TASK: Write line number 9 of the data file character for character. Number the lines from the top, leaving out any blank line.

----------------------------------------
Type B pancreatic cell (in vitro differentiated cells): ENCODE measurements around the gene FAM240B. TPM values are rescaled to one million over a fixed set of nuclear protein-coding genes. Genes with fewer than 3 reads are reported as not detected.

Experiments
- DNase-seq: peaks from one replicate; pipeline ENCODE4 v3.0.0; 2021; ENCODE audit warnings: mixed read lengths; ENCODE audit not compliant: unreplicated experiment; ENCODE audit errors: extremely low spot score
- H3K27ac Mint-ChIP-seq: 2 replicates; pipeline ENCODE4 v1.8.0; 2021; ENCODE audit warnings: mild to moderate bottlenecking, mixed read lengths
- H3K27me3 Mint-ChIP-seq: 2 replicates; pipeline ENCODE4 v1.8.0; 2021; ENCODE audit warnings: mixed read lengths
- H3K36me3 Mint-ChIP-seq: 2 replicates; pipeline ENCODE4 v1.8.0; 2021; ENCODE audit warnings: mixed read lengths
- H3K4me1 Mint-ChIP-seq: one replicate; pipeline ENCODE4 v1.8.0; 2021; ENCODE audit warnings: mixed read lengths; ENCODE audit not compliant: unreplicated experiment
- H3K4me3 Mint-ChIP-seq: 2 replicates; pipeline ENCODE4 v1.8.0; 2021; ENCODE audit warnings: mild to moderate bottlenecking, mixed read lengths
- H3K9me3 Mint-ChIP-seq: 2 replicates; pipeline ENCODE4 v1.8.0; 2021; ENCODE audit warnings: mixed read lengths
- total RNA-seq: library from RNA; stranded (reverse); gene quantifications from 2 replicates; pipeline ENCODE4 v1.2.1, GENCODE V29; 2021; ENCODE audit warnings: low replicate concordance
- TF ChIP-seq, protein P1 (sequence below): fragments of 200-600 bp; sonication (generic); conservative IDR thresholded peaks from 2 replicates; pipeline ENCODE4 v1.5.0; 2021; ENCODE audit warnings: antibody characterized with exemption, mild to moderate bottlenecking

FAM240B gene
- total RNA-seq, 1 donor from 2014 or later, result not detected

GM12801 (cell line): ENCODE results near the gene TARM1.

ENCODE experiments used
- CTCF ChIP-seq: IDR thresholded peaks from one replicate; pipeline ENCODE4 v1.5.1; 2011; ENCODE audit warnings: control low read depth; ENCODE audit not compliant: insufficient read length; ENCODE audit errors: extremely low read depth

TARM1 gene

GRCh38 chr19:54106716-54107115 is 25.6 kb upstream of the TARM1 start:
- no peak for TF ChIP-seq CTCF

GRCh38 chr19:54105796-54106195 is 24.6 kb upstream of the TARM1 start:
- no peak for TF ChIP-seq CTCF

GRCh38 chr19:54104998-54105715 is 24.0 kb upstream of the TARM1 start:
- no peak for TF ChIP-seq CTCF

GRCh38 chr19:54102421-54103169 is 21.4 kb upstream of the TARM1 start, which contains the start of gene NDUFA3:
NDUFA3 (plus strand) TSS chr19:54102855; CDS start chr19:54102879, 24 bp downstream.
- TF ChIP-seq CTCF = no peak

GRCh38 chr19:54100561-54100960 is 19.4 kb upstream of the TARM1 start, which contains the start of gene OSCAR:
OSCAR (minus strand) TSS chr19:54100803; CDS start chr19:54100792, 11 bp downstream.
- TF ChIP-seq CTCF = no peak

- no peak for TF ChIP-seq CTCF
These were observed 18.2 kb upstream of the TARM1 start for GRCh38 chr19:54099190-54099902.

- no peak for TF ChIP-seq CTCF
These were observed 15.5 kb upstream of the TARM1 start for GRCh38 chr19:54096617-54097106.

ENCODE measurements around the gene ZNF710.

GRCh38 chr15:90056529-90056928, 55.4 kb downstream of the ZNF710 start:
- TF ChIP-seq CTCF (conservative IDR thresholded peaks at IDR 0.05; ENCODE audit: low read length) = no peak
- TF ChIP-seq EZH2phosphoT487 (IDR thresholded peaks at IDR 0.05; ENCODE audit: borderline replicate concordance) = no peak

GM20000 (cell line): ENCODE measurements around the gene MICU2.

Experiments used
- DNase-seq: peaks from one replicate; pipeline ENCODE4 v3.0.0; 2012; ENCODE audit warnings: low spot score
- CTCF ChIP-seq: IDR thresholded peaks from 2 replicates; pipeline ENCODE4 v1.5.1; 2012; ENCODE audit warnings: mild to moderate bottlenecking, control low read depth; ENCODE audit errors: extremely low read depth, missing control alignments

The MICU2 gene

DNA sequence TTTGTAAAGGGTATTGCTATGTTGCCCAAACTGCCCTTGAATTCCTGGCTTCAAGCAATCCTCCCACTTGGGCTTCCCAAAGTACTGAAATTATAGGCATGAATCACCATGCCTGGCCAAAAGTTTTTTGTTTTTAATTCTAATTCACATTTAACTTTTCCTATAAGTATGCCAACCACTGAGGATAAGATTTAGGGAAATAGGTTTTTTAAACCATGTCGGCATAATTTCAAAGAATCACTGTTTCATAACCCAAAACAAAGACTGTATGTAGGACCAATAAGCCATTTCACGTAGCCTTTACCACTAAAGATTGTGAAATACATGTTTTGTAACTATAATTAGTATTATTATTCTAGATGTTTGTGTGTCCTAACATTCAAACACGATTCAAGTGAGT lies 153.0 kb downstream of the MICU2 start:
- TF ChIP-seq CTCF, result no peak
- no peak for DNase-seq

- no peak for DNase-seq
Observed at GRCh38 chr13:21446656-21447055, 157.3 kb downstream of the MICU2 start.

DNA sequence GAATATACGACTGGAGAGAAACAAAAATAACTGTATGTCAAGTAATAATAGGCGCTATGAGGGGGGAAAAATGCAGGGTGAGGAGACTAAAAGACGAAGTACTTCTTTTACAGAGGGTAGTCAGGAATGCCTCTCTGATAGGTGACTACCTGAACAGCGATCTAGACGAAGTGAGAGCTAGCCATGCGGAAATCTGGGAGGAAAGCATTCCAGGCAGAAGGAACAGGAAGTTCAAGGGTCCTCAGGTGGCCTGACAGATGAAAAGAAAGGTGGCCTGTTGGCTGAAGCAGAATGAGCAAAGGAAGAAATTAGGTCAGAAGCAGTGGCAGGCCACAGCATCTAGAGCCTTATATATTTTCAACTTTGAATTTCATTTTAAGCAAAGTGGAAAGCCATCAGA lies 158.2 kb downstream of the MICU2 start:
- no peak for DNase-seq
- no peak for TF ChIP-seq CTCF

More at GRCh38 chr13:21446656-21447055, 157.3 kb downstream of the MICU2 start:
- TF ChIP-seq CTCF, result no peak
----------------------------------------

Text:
- H3K9me3 Mint-ChIP-seq: 2 replicates; pipeline ENCODE4 v1.8.0; 2021; ENCODE audit warnings: mixed read lengths